“When people think of slavery, they think of an era from the distant past. Grainy photographs from Civil War times. And yet it goes on.”
Human trafficking is modern day slavery. It is the illegal trade of children, women and men for exploitation or commercial gain; typically for the purposes of forced labor (labor trafficking) or commercial sexual exploitation (sex trafficking) using force, fraud or coercion. Michigan Human Trafficking law and definitions
Here are some appalling statistics:
- Every 60 seconds a person is bought, sold or forced into slavery. (U.S. Department of health and Human Services)
- Human trafficking is the second largest and fastest growing criminal enterprise in the world. (U.S. Department of State)
- Human Traffickers make an estimated $32 billion dollars annually. (United Nations Office on Drugs and Crime, UNODC)
- An estimated 20.9 million children, women and men worldwide are trafficked for commercial sex or forced labor. (UNODC)
- As many as 17,500 foreign nationals are believed to be trafficked into the United States each year, with almost 9,000 (50%) of those victims being children. (U.S. Department of Justice)
- An estimated 100,000 children, who are U.S. citizens, are victims of trafficking within the United States (U.S. Department of Justice).
- An estimated 82% of human trafficking cases are classified as sex trafficking (U.S. Department of Justice).
- An estimated 12,000 (83%) of sex trafficking involves U.S. citizens and almost 5,000 (40%) of those cases involved the sexual exploitation or prostitution of a child. (Congressional Research Service)
- The average age of entry into prostitution by a trafficker is 13. (U.S. Department of Justice)
- Approximately 300,00 children nationwide are at risk of sexual exploitation; and of the close to 1.5 million runaway children, about 500,000 (1/3) will have some experience with prostitution. (U.S. News and world report)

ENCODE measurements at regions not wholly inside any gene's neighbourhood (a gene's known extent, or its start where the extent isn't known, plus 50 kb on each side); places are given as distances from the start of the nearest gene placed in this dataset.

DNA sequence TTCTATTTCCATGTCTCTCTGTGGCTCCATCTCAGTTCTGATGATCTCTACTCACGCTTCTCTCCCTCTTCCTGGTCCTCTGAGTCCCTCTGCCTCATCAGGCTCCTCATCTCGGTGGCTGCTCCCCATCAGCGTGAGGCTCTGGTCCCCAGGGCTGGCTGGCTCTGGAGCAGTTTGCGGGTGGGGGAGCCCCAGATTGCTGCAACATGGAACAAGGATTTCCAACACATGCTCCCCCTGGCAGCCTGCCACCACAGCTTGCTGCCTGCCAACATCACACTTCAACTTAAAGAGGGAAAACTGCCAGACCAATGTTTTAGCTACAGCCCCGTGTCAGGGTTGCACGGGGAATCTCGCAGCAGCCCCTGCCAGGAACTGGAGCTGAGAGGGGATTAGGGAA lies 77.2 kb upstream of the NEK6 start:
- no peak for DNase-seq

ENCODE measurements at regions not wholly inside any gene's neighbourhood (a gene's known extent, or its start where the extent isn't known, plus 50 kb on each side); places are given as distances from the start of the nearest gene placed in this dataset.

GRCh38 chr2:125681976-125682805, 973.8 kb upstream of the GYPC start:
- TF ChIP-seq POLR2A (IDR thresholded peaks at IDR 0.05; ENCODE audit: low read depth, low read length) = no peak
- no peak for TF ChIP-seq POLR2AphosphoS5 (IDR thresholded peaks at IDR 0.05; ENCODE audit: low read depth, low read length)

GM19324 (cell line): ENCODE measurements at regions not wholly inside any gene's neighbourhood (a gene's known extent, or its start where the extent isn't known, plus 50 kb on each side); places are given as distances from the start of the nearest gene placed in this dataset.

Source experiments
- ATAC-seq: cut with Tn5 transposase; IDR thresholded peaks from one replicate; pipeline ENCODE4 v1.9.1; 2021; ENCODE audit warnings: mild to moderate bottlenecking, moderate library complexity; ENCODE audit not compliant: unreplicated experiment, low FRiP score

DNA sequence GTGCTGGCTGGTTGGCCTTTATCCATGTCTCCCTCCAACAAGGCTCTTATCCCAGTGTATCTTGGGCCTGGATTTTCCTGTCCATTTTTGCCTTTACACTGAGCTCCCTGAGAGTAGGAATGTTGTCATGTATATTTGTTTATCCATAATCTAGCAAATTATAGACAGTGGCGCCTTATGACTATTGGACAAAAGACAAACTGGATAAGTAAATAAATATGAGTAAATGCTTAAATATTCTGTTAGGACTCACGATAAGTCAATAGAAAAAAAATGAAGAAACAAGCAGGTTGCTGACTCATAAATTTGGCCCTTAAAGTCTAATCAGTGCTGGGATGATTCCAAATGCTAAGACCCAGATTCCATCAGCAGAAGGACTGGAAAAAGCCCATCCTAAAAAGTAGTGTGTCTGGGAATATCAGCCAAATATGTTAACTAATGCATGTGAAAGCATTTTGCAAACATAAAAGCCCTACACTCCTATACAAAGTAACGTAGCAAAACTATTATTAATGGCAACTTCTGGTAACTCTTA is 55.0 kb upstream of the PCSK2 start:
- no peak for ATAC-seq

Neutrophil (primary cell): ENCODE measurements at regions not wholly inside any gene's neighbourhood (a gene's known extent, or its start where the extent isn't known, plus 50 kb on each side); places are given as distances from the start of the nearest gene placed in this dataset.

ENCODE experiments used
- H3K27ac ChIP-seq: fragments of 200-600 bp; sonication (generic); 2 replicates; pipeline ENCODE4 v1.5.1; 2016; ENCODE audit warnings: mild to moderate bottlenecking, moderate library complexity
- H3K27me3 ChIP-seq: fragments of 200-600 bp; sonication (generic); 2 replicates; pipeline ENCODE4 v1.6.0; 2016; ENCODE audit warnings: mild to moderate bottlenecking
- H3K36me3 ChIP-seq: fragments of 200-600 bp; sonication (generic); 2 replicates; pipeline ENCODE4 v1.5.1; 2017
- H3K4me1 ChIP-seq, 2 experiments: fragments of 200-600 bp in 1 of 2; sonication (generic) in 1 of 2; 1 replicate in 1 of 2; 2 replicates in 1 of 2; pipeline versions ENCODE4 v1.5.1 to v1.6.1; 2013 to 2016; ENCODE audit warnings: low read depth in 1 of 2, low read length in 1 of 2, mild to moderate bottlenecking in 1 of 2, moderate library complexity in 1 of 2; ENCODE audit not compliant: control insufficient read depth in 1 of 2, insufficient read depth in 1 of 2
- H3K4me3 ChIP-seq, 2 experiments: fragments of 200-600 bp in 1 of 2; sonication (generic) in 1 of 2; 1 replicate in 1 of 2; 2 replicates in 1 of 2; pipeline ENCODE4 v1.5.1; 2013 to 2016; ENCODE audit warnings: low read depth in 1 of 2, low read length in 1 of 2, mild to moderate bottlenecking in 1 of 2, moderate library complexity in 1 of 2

Are you surprised or sickened? Perhaps you are wondering how 150 years after the 13th amendment was ratified, abolishing slavery, there could be even more slaves then when slavery was legal.
Starting in 2011, the president proclaimed that each January be designated as National Slavery and Human Trafficking Prevention Month. Following that, National Human Trafficking Prevention Day was created and is observed annually on January 11th.
The following is an excerpt from the presidential proclamation. National Slavery and Human Trafficking Prevention Month, 2014
“As we work to dismantle trafficking networks and help survivors rebuild their lives, we must also address the underlying forces that push so many into bondage. We must develop economies that create legitimate jobs, build a global sense of justice that says no child should ever be exploited, and empower our daughters and sons with the same chances to pursue their dreams. This month, I call on every nation, every community, and every individual to fight human trafficking wherever it exists. Let us declare as one that slavery has no place in our world, and let us finally restore to all people the most basic rights of freedom, dignity, and justice.”
Watch for the next blog: Human Trafficking Part 2 and please share this post.